February 24, 2016
10 best interview tips for graduates
By: Nicola Campbell

FB comment: Need some interview help? Here’s 10 tips to help you through the process

Despite taking years of work, your academic record is only part of the story for landing a graduate position. The interviewing process is just as important.

According to Graduate Careers Australia, employers are looking to assess a number of things during the interview process, including skills, qualifications, strengths, attitude, aptitude, motivation and maturity.

To help with your upcoming interviews, we’ve summarised ten of the best interviewing tips we’ve come across.

  1. Do your homework. Learn as much as you can about the company you’re applying for. Know its key strengths, its values and locations. Read up on its history, how it’s evolved, its leadership structure and team, and how it’s currently performing. Most interviewers will ask why you want to work for the employer you’ve applied for – dazzle them by offering a well-researched response.

  2. Find a contact within the company. Do you already know somebody working at the target company? Reach out to them. If you don’t have a contact, reach out to your professional network asking for help in finding one. That one contact could provide valuable insight into what to expect about the culture of the organisation, and possibly even what to expect during the interview process. You’ll be surprised by how willing many people are to help recent graduates – and you may just set up a mentor for life.

  3. Know exactly what type of interview you’ll be participating in. Is it a panel interview? Or is it a face-to-face with a single recruiter? Will it involve some kind of assessment? Find out as much as you can about what will be expected of you, so as to avoid surprises on the day.

  4. Research potential questions. There is no one set list of questions that all recruiters refer to when interviewing job candidates. Every job hirer and employer treats the process differently. However, you can research potential questions that may come up in your industry online. In some cases you’ll find that candidates who’ve gone through the recruitment process at large organisations have even shared what they’ve learnt on job seeking forums and LinkedIn.

  5. Practice, practice, practice. Ask a trusted friend, mentor or family member to test you on some mock interview questions. Tell them to go over your CV to identify the areas that might come up during the interview, and to ask you about your strengths, weaknesses and your plans for the future. Practice speaking about your achievements, particularly how you hit specific results.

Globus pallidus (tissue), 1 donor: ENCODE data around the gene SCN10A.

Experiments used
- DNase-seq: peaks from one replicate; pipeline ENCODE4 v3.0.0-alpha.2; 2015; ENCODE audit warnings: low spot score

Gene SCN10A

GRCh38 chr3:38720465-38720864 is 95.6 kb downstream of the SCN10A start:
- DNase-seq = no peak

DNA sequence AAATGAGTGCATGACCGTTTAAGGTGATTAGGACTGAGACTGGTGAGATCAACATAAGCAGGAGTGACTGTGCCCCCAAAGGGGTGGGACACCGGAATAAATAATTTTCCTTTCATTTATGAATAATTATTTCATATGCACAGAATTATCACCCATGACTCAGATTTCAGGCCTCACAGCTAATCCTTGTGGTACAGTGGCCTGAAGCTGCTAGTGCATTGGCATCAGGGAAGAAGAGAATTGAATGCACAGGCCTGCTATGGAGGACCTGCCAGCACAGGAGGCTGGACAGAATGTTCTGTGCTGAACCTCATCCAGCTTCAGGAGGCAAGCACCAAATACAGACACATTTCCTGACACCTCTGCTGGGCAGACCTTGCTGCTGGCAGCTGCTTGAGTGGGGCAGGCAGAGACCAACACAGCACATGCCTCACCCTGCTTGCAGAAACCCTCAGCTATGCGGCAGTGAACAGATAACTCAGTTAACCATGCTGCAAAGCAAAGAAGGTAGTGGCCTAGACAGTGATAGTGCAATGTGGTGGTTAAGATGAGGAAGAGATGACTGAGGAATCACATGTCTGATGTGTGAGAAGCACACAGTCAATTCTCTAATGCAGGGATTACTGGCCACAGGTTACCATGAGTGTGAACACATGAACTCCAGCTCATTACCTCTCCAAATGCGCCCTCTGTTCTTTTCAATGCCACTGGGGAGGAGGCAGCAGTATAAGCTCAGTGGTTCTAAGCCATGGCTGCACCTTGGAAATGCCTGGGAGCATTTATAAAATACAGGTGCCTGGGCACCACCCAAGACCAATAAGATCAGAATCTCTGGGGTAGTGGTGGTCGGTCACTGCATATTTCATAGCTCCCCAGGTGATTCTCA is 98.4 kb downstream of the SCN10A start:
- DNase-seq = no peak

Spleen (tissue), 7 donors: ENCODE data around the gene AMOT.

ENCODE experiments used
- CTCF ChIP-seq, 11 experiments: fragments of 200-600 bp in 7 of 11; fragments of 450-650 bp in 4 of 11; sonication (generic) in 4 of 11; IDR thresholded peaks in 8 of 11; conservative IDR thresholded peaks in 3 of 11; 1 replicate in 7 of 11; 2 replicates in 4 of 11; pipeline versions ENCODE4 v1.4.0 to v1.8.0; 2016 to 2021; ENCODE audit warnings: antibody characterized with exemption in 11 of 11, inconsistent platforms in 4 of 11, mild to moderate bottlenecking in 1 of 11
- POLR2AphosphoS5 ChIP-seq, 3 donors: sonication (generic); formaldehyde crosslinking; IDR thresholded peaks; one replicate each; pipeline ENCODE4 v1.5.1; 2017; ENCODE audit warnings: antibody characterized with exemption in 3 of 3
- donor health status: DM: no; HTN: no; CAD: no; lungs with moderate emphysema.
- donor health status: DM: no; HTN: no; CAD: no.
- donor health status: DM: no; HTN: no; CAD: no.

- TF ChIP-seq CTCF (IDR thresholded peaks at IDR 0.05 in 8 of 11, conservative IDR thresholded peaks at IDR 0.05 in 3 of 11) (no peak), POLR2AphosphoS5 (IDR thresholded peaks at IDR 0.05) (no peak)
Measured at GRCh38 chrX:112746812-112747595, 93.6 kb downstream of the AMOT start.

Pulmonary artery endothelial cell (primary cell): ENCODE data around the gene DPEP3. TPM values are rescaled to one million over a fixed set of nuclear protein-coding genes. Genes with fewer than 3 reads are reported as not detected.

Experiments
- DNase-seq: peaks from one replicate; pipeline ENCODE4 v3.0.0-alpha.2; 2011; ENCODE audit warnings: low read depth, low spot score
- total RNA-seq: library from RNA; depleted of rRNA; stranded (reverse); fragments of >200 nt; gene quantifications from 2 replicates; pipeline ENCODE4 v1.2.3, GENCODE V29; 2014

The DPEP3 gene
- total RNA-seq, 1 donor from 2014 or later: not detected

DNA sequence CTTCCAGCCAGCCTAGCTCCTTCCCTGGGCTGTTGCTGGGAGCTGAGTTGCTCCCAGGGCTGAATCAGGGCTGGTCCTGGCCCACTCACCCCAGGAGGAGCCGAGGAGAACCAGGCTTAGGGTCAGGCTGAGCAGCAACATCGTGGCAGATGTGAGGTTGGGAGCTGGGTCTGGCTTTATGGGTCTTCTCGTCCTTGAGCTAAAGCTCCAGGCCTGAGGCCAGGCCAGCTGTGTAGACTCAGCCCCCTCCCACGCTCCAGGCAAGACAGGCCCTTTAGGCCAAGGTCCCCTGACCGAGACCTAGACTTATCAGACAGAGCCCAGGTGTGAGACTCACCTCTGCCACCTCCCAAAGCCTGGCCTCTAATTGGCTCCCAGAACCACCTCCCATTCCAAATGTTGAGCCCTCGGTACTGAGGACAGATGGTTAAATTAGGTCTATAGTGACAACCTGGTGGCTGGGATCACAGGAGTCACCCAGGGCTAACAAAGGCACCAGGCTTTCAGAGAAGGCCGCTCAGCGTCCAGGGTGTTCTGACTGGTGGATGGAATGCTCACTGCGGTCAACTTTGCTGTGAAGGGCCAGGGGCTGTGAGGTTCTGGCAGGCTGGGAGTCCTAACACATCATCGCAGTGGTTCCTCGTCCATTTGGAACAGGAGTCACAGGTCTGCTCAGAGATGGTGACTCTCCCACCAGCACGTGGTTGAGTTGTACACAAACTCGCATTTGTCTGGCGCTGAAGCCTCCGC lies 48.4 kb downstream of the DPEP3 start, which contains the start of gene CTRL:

6. Aim to arrive 30 minutes before the interview. Sit in the lobby, or grab a coffee at a nearby cafe. This 30-minute buffer will help protect you against transport delays or other problems. It’ll also allow you to relax and reflect before walking in.

  7. Walk in confidently and watch your body language. Smile and offer a strong handshake. Thank your interviewers for the opportunity. Avoid fidgeting. Get comfortable in your seat, sit up straight and make plenty of eye contact.

  8. Remember, to be interesting you should be interested. You’ve done your homework on the company, and you should have some questions prepared. Aim to be interested during the interview: pose intelligent questions, remain enthusiastic and ask about what projects some of the current graduates are working on.

  9. Market yourself. You’ve made it from the application process to the interview process, and you don’t want to miss the opportunity to sell what you can offer the organisation. You may not have the experience, but you have got a unique set of skills and strengths that can generate significant value. Know how to speak about your key achievements, and confidently articulate exactly how you managed to generate the results you did.

  10. Offer a strong final statement (and follow up). First impressions are significant, but last impressions linger. Thank your interviewer and offer a final statement on why you want to work for the organisation and what you believe you can achieve there. Be enthusiastic and excited, but genuine and honest. Follow up within 24 hours with a thank you email, reiterating that you’re excited to be pursuing the opportunity.

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